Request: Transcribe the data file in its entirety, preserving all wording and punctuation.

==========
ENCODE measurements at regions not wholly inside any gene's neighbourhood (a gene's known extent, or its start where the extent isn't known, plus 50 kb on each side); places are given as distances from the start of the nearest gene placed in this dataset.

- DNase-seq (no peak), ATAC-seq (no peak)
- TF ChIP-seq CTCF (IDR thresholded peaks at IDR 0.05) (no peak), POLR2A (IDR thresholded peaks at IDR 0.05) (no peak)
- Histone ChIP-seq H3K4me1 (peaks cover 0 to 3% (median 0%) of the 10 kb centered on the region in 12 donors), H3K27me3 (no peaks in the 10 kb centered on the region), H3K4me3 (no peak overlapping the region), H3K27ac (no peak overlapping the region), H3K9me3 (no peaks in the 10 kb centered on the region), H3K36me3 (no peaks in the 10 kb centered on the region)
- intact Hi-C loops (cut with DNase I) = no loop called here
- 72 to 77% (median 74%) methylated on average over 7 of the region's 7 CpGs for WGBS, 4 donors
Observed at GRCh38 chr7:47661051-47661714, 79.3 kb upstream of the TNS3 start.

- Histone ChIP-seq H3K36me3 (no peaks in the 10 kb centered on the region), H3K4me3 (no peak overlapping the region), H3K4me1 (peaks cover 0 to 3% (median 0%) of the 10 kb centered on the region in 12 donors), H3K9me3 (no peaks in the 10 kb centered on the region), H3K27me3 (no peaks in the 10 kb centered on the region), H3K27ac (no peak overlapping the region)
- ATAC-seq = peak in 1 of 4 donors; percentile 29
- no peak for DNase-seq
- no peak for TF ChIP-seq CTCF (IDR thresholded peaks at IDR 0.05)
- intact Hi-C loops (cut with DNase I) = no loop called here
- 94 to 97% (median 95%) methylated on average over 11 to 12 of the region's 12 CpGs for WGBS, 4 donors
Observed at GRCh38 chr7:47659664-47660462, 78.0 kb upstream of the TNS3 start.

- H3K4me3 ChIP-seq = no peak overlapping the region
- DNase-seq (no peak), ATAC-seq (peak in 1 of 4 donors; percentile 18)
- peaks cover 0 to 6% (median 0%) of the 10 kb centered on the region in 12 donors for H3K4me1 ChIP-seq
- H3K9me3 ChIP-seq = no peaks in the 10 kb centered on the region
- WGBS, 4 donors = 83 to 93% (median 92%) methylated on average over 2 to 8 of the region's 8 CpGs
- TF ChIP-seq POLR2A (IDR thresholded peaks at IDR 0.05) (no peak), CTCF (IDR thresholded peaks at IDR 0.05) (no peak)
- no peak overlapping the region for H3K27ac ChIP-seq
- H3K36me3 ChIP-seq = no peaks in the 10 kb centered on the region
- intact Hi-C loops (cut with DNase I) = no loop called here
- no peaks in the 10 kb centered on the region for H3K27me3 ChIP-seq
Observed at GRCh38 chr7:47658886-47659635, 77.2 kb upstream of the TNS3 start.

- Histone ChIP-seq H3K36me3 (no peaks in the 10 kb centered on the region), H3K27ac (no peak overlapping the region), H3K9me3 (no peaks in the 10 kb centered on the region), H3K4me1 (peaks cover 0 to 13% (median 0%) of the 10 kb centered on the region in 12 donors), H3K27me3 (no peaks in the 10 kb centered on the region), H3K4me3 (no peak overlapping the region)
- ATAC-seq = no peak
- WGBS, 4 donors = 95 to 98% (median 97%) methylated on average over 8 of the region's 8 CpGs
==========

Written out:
ENCODE measurements at regions not wholly inside any gene's neighbourhood (a gene's known extent, or its start where the extent isn't known, plus 50 kb on each side); places are given as distances from the start of the nearest gene placed in this dataset.

- DNase-seq (no peak), ATAC-seq (no peak)
- TF ChIP-seq CTCF (IDR thresholded peaks at IDR 0.05) (no peak), POLR2A (IDR thresholded peaks at IDR 0.05) (no peak)
- Histone ChIP-seq H3K4me1 (peaks cover 0 to 3% (median 0%) of the 10 kb centered on the region in 12 donors), H3K27me3 (no peaks in the 10 kb centered on the region), H3K4me3 (no peak overlapping the region), H3K27ac (no peak overlapping the region), H3K9me3 (no peaks in the 10 kb centered on the region), H3K36me3 (no peaks in the 10 kb centered on the region)
- intact Hi-C loops (cut with DNase I) = no loop called here
- 72 to 77% (median 74%) methylated on average over 7 of the region's 7 CpGs for WGBS, 4 donors
Observed at GRCh38 chr7:47661051-47661714, 79.3 kb upstream of the TNS3 start.

- Histone ChIP-seq H3K36me3 (no peaks in the 10 kb centered on the region), H3K4me3 (no peak overlapping the region), H3K4me1 (peaks cover 0 to 3% (median 0%) of the 10 kb centered on the region in 12 donors), H3K9me3 (no peaks in the 10 kb centered on the region), H3K27me3 (no peaks in the 10 kb centered on the region), H3K27ac (no peak overlapping the region)
- ATAC-seq = peak in 1 of 4 donors; percentile 29
- no peak for DNase-seq
- no peak for TF ChIP-seq CTCF (IDR thresholded peaks at IDR 0.05)
- intact Hi-C loops (cut with DNase I) = no loop called here
- 94 to 97% (median 95%) methylated on average over 11 to 12 of the region's 12 CpGs for WGBS, 4 donors
Observed at GRCh38 chr7:47659664-47660462, 78.0 kb upstream of the TNS3 start.

- H3K4me3 ChIP-seq = no peak overlapping the region
- DNase-seq (no peak), ATAC-seq (peak in 1 of 4 donors; percentile 18)
- peaks cover 0 to 6% (median 0%) of the 10 kb centered on the region in 12 donors for H3K4me1 ChIP-seq
- H3K9me3 ChIP-seq = no peaks in the 10 kb centered on the region
- WGBS, 4 donors = 83 to 93% (median 92%) methylated on average over 2 to 8 of the region's 8 CpGs
- TF ChIP-seq POLR2A (IDR thresholded peaks at IDR 0.05) (no peak), CTCF (IDR thresholded peaks at IDR 0.05) (no peak)
- no peak overlapping the region for H3K27ac ChIP-seq
- H3K36me3 ChIP-seq = no peaks in the 10 kb centered on the region
- intact Hi-C loops (cut with DNase I) = no loop called here
- no peaks in the 10 kb centered on the region for H3K27me3 ChIP-seq
Observed at GRCh38 chr7:47658886-47659635, 77.2 kb upstream of the TNS3 start.

- Histone ChIP-seq H3K36me3 (no peaks in the 10 kb centered on the region), H3K27ac (no peak overlapping the region), H3K9me3 (no peaks in the 10 kb centered on the region), H3K4me1 (peaks cover 0 to 13% (median 0%) of the 10 kb centered on the region in 12 donors), H3K27me3 (no peaks in the 10 kb centered on the region), H3K4me3 (no peak overlapping the region)
- ATAC-seq = no peak
- WGBS, 4 donors = 95 to 98% (median 97%) methylated on average over 8 of the region's 8 CpGs